Temperate Regions Projects


Client:  U.S. Army Corps of Engineers, Los Angeles District
Since the 1940s, the northern portion of Orange County, California has been extensively modified by human activities that include harbor construction, river mouth stabilization, and the provision of more than 10 million cubic yards of beach nourishment.  Coastal Frontiers was selected to undertake a wide-ranging study of coastal processes in this region in support of the U.S. Army Corps of Engineers' Coast of California Storm and Tidal Waves Study - Orange County.

Specific study tasks were as follows:
Study Tasks
Summarize wind and current data applicable to the nearshore region
Conduct a fluorescent tracer study of sediment movement in the Laguna Beach pocket beaches
Analyze sediment input to the littoral zone from both major and minor fluvial sources
Evaluate historical bathymetric changes, including a detailed consideration of subsidence induced by petroleum withdrawal
Evaluate littoral sediment losses at Newport Submarine Canyon
Prepare preliminary and final budgets of sediment for the Seal Beach Littoral Cell, the Huntington Beach Littoral Cell, and the Laguna Beach Mini-Cells
Evaluate historical beach volume and shoreline changes, including a detailed consideration of the effects of beach nourishment at Surfside-Sunset and West Newport
A key breakthrough resulted from the application of a statistically-derived depth of closure to the bathymetric survey data obtained during the past six decades.  Once this technique was implemented, it became possible to track the increase in the volume of shorezone sediment that resulted from the periodic nourishment activities.

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Client: City of Long Beach, California
The City of Long Beach waterfront combines industrial harbors, small craft marinas, and recreational beaches.  Despite the sheltering effect of the Long Beach Harbor Breakwater, localized areas have experienced chronic beach erosion.  Coastal Frontiers has supported the City's efforts to maintain its beaches through a variety of activities ranging from technical analyses to interactive meetings with interested citizen groups and city officials.  The primary study tasks and several key findings are summarized below.
Study Tasks
Assess local wave, current and water level conditions
Supplement quantitative findings with anecdotal evidence acquired from historical photos, maps, news accounts, and interviews with knowledgeable local residents
Evaluate the causes of recurring beach erosion
Develop and evaluate candidate mitigative measures that include bulkheads, revetments, groins, breakwater extensions, periodic beach nourishment, and sand backpassing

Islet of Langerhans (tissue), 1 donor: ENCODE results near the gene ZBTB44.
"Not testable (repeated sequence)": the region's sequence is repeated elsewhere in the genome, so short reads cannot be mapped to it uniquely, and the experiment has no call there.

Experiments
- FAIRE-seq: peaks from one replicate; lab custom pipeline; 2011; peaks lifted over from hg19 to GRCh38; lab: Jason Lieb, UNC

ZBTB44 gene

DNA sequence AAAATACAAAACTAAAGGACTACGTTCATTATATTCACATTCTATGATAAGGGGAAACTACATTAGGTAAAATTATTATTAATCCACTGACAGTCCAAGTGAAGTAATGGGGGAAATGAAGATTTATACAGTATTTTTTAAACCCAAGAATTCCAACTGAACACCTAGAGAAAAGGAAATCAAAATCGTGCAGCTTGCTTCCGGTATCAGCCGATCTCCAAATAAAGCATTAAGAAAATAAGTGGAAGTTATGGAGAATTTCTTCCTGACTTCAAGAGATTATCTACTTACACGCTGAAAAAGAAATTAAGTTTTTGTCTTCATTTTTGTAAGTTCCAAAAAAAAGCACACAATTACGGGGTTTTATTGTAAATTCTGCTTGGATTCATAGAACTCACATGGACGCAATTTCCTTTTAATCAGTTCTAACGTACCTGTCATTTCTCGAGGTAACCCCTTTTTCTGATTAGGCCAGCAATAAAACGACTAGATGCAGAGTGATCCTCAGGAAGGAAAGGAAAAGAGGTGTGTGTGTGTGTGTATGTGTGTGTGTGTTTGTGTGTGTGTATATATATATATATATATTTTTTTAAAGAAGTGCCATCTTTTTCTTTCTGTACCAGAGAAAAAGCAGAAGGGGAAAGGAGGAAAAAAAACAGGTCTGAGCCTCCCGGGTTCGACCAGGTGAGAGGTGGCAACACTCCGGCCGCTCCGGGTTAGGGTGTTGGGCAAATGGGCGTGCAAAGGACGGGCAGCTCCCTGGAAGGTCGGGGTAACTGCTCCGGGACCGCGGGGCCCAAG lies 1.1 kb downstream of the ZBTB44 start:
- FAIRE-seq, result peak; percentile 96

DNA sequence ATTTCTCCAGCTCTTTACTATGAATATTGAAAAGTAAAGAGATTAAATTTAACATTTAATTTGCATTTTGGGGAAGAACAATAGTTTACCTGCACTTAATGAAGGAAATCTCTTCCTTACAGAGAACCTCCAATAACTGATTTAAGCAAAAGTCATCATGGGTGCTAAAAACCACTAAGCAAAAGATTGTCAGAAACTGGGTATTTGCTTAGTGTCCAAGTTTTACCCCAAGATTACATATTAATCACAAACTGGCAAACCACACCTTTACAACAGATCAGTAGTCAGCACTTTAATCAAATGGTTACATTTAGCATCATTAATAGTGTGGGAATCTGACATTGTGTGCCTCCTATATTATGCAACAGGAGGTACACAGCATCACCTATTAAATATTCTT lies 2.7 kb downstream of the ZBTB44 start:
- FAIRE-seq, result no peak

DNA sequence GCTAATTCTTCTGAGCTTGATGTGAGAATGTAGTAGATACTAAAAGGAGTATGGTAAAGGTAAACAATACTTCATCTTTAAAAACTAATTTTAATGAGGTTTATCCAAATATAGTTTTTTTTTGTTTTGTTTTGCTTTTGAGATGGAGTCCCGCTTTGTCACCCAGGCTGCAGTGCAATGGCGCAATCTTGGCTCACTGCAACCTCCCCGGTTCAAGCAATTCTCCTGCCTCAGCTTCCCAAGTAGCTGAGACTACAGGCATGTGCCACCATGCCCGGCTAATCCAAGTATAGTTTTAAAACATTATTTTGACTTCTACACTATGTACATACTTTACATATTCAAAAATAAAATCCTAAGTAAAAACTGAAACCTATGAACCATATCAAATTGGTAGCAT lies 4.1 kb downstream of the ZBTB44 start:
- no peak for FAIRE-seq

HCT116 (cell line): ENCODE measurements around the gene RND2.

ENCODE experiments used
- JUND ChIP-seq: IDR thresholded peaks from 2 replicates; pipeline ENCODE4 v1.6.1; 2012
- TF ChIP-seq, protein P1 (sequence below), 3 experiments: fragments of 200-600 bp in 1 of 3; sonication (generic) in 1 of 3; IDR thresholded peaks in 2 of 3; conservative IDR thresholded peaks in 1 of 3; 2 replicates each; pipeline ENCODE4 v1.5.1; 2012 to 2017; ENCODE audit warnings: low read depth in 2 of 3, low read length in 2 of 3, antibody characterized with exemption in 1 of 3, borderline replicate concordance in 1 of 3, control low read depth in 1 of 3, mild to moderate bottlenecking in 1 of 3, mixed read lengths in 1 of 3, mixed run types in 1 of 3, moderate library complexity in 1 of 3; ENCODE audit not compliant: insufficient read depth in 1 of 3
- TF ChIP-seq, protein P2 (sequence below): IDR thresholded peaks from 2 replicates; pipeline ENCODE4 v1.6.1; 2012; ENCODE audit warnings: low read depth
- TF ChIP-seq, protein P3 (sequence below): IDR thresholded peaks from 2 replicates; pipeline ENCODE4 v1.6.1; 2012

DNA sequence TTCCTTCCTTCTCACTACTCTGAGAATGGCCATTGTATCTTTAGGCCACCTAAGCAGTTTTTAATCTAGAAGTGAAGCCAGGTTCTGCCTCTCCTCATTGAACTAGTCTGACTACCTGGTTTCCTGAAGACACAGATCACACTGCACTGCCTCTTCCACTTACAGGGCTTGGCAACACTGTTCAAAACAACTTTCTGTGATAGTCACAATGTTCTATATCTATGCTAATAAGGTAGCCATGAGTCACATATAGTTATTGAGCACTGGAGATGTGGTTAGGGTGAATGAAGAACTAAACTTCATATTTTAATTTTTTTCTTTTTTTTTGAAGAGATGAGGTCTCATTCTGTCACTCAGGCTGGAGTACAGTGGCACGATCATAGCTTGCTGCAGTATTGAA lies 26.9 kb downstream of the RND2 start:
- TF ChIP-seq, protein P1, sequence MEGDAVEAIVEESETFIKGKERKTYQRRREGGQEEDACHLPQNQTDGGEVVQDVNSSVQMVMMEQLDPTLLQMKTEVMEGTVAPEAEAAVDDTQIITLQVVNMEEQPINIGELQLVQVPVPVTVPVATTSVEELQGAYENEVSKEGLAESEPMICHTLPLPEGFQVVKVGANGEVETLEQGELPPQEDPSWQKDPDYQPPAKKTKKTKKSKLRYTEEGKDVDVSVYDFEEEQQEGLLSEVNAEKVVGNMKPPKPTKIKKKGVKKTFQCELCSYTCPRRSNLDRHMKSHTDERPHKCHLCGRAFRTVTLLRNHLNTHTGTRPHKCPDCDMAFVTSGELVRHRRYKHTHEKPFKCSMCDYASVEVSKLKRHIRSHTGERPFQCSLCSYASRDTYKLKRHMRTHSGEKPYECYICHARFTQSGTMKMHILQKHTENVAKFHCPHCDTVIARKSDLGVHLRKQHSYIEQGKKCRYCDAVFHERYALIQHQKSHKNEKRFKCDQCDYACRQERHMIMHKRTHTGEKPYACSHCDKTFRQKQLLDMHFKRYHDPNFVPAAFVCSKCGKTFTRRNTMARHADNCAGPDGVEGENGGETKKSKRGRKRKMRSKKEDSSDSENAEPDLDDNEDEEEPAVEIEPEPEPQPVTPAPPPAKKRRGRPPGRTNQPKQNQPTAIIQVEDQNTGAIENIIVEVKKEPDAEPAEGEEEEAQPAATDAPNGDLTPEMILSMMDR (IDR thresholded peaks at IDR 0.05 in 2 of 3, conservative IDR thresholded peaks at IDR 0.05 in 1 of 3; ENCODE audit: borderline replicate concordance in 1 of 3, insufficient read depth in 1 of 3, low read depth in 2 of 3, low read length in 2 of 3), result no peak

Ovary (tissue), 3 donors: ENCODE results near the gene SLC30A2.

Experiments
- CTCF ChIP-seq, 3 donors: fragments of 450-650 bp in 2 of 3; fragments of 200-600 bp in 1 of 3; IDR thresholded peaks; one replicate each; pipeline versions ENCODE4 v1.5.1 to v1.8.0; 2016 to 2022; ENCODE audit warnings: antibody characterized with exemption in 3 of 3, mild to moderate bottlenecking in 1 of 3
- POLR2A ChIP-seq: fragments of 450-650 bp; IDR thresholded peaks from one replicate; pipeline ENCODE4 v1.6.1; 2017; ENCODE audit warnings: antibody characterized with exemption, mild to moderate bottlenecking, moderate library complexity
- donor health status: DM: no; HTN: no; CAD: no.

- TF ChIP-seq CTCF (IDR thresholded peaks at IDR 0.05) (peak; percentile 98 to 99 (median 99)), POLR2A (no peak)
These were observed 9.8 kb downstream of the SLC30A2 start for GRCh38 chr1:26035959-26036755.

Perform a moveable-bed physical model study to evaluate a "perched beach" shore protection concept
Key Findings
Periodic sand backpassing represents a cost-effective means of maintaining the protective capacity of Peninsula Beach due to a favorable combination of source proximity and accessibility. Land scrapers are capable of moving 100,000 cubic yards per year at a cost of less than $2/cubic yard.
A perched beach structure would exacerbate rather than mitigate erosion due to an increase in alongshore current speed.



Client:  U.S. Army Corps of Engineers, Los Angeles District
Upper Newport Bay, one of the largest remaining wetlands in Southern California, provides habitat for a number of threatened and endangered plant and bird species.  During the past forty years, concern has grown over the long-term health of the estuarine environment.  Of particular importance is the impact of increased sedimentation from the 118 square mile watershed of San Diego Creek.  Coastal Frontiers was engaged by the U.S. Army Corps of Engineers to assist with the preparation of both Reconnaissance and Feasibility studies for environmental enhancement.
Study Tasks and Findings
Predict the changes that would occur over the next 50 years if no mitigative measures were taken - a course of action found to produce unacceptable sedimentation within the Upper Bay
Evaluate the costs and benefits of the following measures: channel dredging, sediment basin expansion, dike segmentation, mudflat creation, and relocation of a man-made island that provides habitat for the Least Tern
Develop six alternative plans to mitigate sediment accumulation while enhancing the estuarine environment using various combinations of the measures listed above
Based on the success of the Reconnaissance Study, Coastal Frontiers was asked to provide detailed technical analyses in support of the "Upper Newport Bay Ecosystem Feasibility Study" that followed.  The resulting plan of improvement has been implemented successfully over the past decade.




Client:  California Department of Boating and Waterways
The loss of public beaches over the past century due to intense coastal and inland development as well as natural causes prompted the State of California to undertake the California Public Beach Restoration Program.  Coastal Frontiers served as a principal investigator and co-author of a supporting study that addressed the following topics:
Study Topics
Activities sponsored by the California Public Beach Restoration Program
Future needs for beach restoration, based on the prospective benefits associated with recreation, tourism, coastal access, public health and safety, habitat preservation, and property protection
Sand nourishment approaches applicable to California beaches, including sources, placement techniques, and maintenance requirements
The effectiveness of the present beach restoration program
Means of increasing the supply of sediment to the coast